Trivia about Philippine Colonial Churches
The hundreds of churches that were built throughout the Philippines were a product of the missionary enterprise of the Spanish regime that began in 1521. In 1899, when the last of the Spanish fleet left the Philippines, they left behind, among many irrevocable influences, hundreds of brick and stone churches throughout the archipelago.
Among these were the Manila Cathedral in Intramuros, Manila, St. Augustine (Paoay Church) in llocos Norte, Miagao Church in lloilo City and Barasoain Church in Malolos City.
|Manila Cathedral – The cathedral, also known as the minor basilica of the Immaculate Conception, was the seat of the Archbishop of Manila during the Spanish colonial period in the Philippines, and still remains the ecclesiastical seat of the Archdiocese of Manila. Completed in 1951, the Manilc Cathedral rises majestically over the remains of five predecessors, the first of which was erected in 1581. Four of the previous constructions were destroyed by earthquakes and fires, the fifth was reduced to a bombed-out shell during the Battle for Manila in 1945. The new Romanesque edificf incorporates stone carvings and rosette windows salvaged from the ruins.|
|St. Augustine Church (Paoay Church) – Popularly known as Paoay Church, St. Augustine Church was built in 1694 through the efforts of Augustinian friars led by Fr. Antonio Estavillo. Considered as the most outstanding variant of the “earthquake Baroque”, the church was built of baked bricks, coral rocks, salbot (tree sap) and lumber, and has 24 curved buttresses. Earthquake damaged portions of the church in 1865 and 1885. In an excavation conducted inside the church in 2000, a prehistoric human skeleton and fragmented ceramics were discovered and are now on display at the National Museum. The Paoay Church was declared a national treasure by then President Ferdinand Marcos. Now included in UNESCO’s World Heritage List, it revealed several structural decays after centuries of exposure to the elements and will soon undergo restoration under the auspices of UNESCO.|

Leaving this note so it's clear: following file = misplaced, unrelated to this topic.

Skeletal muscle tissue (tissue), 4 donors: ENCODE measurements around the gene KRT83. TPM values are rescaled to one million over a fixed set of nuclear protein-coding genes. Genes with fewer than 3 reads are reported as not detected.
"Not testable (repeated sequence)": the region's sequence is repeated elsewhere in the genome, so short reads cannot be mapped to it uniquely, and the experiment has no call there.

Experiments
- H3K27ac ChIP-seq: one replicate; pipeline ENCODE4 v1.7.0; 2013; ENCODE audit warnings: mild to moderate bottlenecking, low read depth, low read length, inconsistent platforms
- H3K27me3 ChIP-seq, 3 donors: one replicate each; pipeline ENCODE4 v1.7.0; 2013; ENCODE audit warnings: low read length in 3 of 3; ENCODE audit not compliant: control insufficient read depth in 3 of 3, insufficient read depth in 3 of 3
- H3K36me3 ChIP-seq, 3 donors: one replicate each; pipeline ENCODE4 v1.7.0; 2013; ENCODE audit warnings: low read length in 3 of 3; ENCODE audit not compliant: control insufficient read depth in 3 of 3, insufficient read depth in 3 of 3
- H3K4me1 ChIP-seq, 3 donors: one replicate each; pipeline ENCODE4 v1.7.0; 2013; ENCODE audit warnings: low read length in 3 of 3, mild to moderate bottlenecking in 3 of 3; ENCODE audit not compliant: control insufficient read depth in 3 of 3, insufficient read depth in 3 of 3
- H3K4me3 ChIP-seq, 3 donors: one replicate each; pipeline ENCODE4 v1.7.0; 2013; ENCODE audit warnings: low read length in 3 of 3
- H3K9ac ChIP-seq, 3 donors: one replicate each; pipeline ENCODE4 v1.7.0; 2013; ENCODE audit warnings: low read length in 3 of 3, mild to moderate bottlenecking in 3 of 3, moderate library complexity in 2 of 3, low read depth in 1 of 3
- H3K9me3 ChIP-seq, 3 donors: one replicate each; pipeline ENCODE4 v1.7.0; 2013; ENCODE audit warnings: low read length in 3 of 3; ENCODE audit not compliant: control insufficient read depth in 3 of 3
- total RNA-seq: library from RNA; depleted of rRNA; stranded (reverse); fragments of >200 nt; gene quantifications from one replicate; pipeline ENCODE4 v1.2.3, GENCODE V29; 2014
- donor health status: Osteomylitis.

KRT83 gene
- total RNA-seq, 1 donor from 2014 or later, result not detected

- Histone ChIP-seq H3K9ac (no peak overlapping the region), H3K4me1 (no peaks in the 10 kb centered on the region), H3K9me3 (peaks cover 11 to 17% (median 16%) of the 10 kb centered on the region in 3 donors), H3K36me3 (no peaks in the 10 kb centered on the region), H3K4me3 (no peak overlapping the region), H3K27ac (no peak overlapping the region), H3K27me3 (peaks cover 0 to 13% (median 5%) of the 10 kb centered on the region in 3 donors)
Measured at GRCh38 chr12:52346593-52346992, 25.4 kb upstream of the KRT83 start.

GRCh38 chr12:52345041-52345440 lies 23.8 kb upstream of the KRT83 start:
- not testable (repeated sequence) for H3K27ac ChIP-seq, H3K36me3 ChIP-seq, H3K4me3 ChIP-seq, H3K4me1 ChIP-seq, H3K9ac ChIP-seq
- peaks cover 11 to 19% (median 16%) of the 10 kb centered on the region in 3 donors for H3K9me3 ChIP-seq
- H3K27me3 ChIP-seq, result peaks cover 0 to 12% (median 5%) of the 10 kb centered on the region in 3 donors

|Miagao Church – The Church of Santo Tomas de Villanueva in the town of Miagao, lloilo is one of the Philippines’ architectural and religious gems. Built between 1787 and 1797, its fortress-like design suggests its dual purpose as a place of worship and as a fort used in defending the town against Moro raiders at the time. It is one of only four (Augustinian-built) churches in the country to make it to the prestigious UNESCO World Heritage List. Its unique features include the unusual Aztec like bas-relief in the facade depicting St. Christopher carrying the baby Jesus through a tropical forest. The adobe used in building the church is made from silt and clay that can only be found in this part of lloilo, giving the building a unique warm-yellowish glow. Flying buttresses from the side of the church walls are typical of the “earthquake baroque” design reminiscent of churches in llocos, particularly that of Paoay Church and Vigan Cathedral. Also of note are the dissimilar designs of the two belfries; both were commissioned by two different parish priests. The church’s simple interior is nevertheless highlighted by a striking gold-plated retablo. Miagao is about 40kms southwest of lloilo City.|
|Barasoain Church – A national shrine, this historic church is the site of the Constitutional Convention of the first Philippine Republic. It is in this church that the Malolos Constitution was drafted on September 29, 1898. Founded by Augustinian Missionaries in 1859, it is said to be a replica of the Barasoain Church in Navarra, Spain|